With the re-establishment of Nigeria’s position and influence in the regional and global arena, fragile/broken relations with the United States, United Kingdom, South Africa, and with neighbouring countries (Chad, Niger, Cameroon) have been revived and strengthened since June 2015.
Nigeria prominently participated in the London Anti-Corruption Summit and the Commonwealth Conference on Tackling Corruption, in May 2016 in London. Major outcomes of these events included the establishment of a Global Forum for Asset Recovery, hosted by the governments of the US and UK in December 2017 and focusing on assisting Nigeria and three other countries to reclaim their stolen assets.
Nigeria, in August 2016, signed an MoU with the UK Government on modalities for the return of Nigeria’s stolen assets in the UK. Nigeria joined the Open Government Partnership (OGP) and developed a National Action Plan, which is already being implemented. In 2016 Nigeria signed an Agreement on the identification and repatriation of Illicit Funds with the United Arab Emirates during the Visit of Mr President to that country.
The Federal Government under President Buhari has engaged the governments of Switzerland, Jersey Island, United States, United Arab Emirates, and Liechtenstein among others, in an effort to ensure the repatriation of Nigeria’s stolen assets. So far, the Swiss government has repatriated USD322 million in Abacha Loot. The money is currently being held in a Special Account in the CBN, and will be deployed towards the Federal Government’s Social Investment Programme.
The Buhari Administration has mobilized International Support for the War against Boko Haram, forging strong partnerships with key countries, including the United States, the United Kingdom, France and Germany, ECOWAS, the AU, the UN, and others. After years of stalemate, the United States has finally agreed to sell weapons to Nigeria, and the sale of 12 Super Tucano Aircraft by the US Government to Nigeria has just been finalized.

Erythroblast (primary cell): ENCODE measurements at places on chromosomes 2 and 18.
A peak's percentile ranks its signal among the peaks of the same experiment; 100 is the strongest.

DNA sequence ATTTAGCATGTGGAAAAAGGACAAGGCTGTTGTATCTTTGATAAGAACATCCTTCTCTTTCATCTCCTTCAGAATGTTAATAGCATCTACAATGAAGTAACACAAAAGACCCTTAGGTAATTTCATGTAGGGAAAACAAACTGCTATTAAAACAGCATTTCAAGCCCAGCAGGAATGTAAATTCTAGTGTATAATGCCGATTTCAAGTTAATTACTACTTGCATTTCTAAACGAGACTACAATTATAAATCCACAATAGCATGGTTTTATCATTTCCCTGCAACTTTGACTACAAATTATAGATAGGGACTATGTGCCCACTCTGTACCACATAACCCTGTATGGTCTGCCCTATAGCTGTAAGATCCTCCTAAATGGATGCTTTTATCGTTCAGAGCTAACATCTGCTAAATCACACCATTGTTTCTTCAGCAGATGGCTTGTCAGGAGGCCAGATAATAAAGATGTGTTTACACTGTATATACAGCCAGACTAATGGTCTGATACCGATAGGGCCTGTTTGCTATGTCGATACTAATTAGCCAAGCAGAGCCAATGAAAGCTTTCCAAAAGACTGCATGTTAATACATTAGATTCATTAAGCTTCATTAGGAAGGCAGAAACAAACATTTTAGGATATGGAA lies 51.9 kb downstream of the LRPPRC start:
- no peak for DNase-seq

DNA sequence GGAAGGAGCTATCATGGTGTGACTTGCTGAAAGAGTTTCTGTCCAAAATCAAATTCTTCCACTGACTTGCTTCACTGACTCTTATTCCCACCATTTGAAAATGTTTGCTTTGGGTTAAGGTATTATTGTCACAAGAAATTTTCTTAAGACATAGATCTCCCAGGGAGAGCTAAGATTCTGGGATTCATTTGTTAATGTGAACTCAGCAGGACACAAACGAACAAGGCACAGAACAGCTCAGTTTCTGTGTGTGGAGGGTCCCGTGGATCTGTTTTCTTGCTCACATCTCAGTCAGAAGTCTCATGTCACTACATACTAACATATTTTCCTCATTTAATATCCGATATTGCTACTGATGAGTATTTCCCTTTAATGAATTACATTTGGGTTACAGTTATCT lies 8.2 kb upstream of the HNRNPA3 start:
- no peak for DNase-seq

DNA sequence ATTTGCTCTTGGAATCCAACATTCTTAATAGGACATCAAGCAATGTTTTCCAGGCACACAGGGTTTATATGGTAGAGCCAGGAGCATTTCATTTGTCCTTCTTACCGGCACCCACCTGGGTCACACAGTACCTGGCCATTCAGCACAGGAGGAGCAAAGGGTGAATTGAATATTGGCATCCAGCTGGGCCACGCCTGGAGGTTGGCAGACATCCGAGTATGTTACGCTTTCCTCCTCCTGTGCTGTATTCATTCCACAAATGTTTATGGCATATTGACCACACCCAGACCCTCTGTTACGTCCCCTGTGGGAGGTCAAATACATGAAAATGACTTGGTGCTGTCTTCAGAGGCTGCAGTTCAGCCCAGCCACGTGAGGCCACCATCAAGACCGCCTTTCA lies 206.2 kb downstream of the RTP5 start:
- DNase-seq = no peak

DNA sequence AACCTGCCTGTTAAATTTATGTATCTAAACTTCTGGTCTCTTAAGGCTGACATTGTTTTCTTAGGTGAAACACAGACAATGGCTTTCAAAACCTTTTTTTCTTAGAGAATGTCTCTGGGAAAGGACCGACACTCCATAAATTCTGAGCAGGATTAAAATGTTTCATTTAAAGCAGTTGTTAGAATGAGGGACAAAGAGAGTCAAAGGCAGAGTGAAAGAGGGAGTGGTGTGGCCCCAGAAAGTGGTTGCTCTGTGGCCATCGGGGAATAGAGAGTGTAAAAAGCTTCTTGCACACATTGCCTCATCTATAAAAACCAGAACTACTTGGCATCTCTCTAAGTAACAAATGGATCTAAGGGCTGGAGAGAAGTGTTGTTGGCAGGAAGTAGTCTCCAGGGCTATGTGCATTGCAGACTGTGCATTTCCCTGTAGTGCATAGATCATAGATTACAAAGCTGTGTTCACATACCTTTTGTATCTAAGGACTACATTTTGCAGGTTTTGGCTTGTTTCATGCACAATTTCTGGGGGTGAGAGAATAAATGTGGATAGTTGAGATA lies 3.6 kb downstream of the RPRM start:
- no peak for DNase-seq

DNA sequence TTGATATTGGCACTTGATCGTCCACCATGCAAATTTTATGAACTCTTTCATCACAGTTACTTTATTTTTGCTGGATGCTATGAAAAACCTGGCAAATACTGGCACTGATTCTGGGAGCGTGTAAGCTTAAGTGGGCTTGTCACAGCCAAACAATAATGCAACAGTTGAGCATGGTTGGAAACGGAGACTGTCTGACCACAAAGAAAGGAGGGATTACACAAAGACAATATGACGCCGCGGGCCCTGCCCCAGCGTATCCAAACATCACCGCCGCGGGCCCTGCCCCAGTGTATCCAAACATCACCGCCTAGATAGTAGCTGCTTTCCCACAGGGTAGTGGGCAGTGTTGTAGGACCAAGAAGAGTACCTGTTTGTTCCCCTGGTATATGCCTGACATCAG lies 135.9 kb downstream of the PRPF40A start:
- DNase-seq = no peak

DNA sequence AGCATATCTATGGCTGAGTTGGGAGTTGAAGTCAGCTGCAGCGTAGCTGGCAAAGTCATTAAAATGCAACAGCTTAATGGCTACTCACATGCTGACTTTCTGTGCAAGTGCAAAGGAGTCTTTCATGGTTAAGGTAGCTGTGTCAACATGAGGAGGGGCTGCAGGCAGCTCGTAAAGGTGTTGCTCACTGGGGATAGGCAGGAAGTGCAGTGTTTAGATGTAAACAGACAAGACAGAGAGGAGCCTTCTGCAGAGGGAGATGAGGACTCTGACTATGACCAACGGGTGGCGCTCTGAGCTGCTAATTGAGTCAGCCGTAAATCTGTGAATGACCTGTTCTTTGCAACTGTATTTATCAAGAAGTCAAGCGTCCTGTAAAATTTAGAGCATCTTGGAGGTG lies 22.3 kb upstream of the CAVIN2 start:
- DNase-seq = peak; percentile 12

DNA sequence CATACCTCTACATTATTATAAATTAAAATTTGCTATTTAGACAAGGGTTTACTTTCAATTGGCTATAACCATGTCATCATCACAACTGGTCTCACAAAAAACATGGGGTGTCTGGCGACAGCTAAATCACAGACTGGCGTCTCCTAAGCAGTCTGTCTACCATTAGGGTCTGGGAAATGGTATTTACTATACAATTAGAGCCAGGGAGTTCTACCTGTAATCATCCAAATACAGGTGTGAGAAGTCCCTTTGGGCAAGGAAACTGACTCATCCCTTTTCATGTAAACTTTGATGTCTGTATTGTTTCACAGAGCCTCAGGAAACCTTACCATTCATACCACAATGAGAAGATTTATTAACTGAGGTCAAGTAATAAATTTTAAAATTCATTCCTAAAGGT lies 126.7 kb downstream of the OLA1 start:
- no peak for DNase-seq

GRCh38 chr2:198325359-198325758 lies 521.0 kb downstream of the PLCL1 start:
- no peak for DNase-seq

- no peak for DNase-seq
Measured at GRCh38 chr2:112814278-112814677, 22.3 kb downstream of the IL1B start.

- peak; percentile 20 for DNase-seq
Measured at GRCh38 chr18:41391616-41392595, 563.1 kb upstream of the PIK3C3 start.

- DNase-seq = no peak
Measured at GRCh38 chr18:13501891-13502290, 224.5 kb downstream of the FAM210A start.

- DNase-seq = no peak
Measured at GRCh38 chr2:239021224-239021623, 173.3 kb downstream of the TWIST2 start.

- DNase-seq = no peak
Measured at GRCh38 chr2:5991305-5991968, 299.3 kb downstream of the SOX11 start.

The Buhari-led administration has revamped the Multinational Joint Task Force (MNJTF) comprising troops from Nigeria and Chad, Niger, Cameroon and Benin; this revamp has contributed significantly to the weakening of Boko Haram.
Following Nigeria’s successful rallying of OPEC and Non-OPEC members to discuss stabilisation of the global oil market in Doha and in Algiers, and the successful negotiation of an exemption from the OPEC production freeze agreed at the 171st OPEC Ministerial conference in Vienna in November 2016; oil prices rose to US$55/bbl for the first time in 16 months. Nigeria has since then continued to engage fruitfully with OPEC.
CHINA: Billions of dollars in concessional infrastructure funding for critical road and rail projects. President Buhari’s April 2016 official visit to China has unlocked billions of dollars in infrastructure funding, primarily for road and rail projects; as well as yielded a Currency Swap Agreement between the Peoples Bank of China and the Central Bank of Nigeria.
UNITED STATES: Renewed cooperation in Security and Anti-Corruption. The US Government is supplying 12 Super Tucano Aircraft to Nigeria, as well as repatriating recovered looted monies and assets stashed in the US.
MOROCCO: The Presidential Fertilizer Initiative (which involves a partnership with the Government of Morocco, for the supply of phosphate), has resulted in the revitalization of 11 blending plants across the country.
SWITZERLAND: 322 million in looted Abacha funds repatriated to Nigeria in December 2017.
DUBAI: Nigeria has signed and ratified an Agreement with the United Arab Emirates that allows extradition of Nigerians who stash stolen funds in the UAE.